Coronavirus made artists change attitudes: war photographer Jasem Ghazbanpur 

May 30, 2020 - 18:48

TEHRAN – Iranian war photographer Jasem Ghazbanpur has said that the coronavirus epidemic has made artists change their attitudes.

“Over these days Iranian and world photographers have made many works and I follow their works. Some of them were really great and some were good enough to display for people,” he said.

“Some of the photos were also inspired by the current situation and were considered as fine art reflecting different attitudes of the artists towards coronavirus,” he added.

“During the coronavirus shutdown, I began to do part of the job I had left behind and put my 40-year-old photo archive in order,” he said. 

“The big problem was that we had lost our income, while struggling with a feeling of sadness and despair, but little by little we got used to the conditions and the negative feelings changed into a positive one,” he added. 

He said that not being able to travel and take photos was the biggest challenge of the coronavirus days for him but little by little he learned to do other things when he saw there is no possibility of traveling. 

“The artists and photographers are not separated from other people in the society. As a photographer, I am no different from a taxi driver or a salesperson. For example, if any one of us would lose our daily income or get sick, we would not have insurance and could not do any other jobs,” he said. 

“I am in the same situation. For example, once I was physically injured and had to stay in bed for months and I had no money and no income. But then again I don’t feel myself to be different from others. I just hope we can all get together and manage to get through these difficult days,” he remarked.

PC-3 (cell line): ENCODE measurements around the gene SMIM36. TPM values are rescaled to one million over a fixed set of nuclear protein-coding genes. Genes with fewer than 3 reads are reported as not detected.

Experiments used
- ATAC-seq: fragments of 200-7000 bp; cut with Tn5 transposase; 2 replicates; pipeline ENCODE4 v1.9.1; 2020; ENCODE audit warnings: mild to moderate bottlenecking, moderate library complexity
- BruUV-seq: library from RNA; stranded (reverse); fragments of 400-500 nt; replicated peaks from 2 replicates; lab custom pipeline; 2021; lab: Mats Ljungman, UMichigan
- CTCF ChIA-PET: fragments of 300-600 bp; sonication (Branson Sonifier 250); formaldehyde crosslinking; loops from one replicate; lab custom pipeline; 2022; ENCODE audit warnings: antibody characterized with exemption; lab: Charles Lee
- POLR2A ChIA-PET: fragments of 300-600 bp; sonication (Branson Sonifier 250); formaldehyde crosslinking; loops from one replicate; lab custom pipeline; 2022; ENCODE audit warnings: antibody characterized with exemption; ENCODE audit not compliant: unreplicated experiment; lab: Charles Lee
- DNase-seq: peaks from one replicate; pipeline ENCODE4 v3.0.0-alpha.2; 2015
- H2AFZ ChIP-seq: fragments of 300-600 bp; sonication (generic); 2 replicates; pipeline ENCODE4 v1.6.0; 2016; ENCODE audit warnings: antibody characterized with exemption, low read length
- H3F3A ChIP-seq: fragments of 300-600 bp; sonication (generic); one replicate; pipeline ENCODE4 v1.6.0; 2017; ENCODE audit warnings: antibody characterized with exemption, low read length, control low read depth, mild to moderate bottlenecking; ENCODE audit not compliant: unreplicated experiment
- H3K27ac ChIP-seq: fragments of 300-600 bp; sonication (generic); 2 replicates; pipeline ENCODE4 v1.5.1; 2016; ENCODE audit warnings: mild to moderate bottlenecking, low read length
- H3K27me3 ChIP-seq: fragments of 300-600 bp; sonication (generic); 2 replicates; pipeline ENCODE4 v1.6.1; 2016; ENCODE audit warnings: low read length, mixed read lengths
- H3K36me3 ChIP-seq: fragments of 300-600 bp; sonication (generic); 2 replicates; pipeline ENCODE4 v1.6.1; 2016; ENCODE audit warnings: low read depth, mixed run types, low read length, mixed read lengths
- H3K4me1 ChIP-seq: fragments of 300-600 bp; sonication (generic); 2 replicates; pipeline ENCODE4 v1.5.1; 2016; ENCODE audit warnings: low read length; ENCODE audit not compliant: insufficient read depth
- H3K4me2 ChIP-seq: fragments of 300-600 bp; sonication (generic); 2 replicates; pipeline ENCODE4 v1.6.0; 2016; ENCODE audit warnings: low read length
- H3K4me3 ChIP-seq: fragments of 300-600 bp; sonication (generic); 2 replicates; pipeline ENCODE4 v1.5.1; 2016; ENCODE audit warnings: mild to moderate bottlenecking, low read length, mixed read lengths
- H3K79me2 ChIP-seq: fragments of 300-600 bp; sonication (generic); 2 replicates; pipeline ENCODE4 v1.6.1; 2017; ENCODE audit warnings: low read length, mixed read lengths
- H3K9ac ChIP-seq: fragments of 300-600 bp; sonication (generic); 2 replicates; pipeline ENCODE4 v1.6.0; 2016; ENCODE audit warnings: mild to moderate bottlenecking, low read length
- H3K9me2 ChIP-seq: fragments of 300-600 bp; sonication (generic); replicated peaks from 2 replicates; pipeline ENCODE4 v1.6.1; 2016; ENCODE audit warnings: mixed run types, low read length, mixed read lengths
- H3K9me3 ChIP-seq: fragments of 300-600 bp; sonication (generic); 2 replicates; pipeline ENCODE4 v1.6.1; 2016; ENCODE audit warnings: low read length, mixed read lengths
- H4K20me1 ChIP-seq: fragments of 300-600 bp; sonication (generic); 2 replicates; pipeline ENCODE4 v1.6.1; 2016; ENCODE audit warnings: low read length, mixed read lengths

Ghazbanpur said that he was due to publish a selection of his photos in two books during March, but publication was halted due to the outbreak of the coronavirus and that he is still waiting for better conditions to publish his books.

“I have a large number of photos that could be published in several books but it all depends on the current situation,” he said.

In 2016, Ghazbanpur displayed a collection of backstage photos he had taken from the renowned Iranian director Abbas Kiarostami’s film “Life and Nothing More” in an exhibition at Tehran’s Silk Road Gallery.

The 1992 film is a semi-fictional work based on the 1990 earthquake in northern Iran that killed over 30,000 people, and Kiarostami’s search among the survivors for the actors from his previous film, “Where Is the Friend’s Home”. 

The book of Ghazbanpur’s collection entitled “Life and Nothing More” was also unveiled on the opening day of the exhibition.

His pictorial record of the religious ritual of Arbaeen, which is the end of the 40-day mourning period following the martyrdom of Imam Hussein (AS) and his loyal companions on Ashura, was also published in a book in Tehran.

Entitled “The Fortieth”, the book contains photos of the pilgrims flocking to the Iraqi city of Karbala during Arbaeen to visit the shrines of the Imam (AS) and his brother Hazrat Abbas (AS).

The book was published in 2017 by the Shia Art and Culture Institute and contains photos by 14 Iranian photographers who have covered the annual ritual from 2009 to 2016. The photos have been captioned by Mohammad-Taqi Ekhtiari.

Saeid Mahmudi, Mehdi Tirani, Ali Bayat and Masud Zendehruh Kermani are among the photographers whose works have been published in the book.

Photo: Jasem Ghazbanpur poses for a photo holding his book “Life and Nothing More”. 

RM/MMS/YAW

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